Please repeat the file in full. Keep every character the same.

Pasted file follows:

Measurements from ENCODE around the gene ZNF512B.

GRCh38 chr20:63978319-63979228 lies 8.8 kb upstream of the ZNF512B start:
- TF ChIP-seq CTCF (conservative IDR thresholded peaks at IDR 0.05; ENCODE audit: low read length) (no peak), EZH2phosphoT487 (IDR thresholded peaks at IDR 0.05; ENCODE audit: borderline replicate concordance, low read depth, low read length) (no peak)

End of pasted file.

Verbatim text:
Measurements from ENCODE around the gene ZNF512B.

GRCh38 chr20:63978319-63979228 lies 8.8 kb upstream of the ZNF512B start:
- TF ChIP-seq CTCF (conservative IDR thresholded peaks at IDR 0.05; ENCODE audit: low read length) (no peak), EZH2phosphoT487 (IDR thresholded peaks at IDR 0.05; ENCODE audit: borderline replicate concordance, low read depth, low read length) (no peak)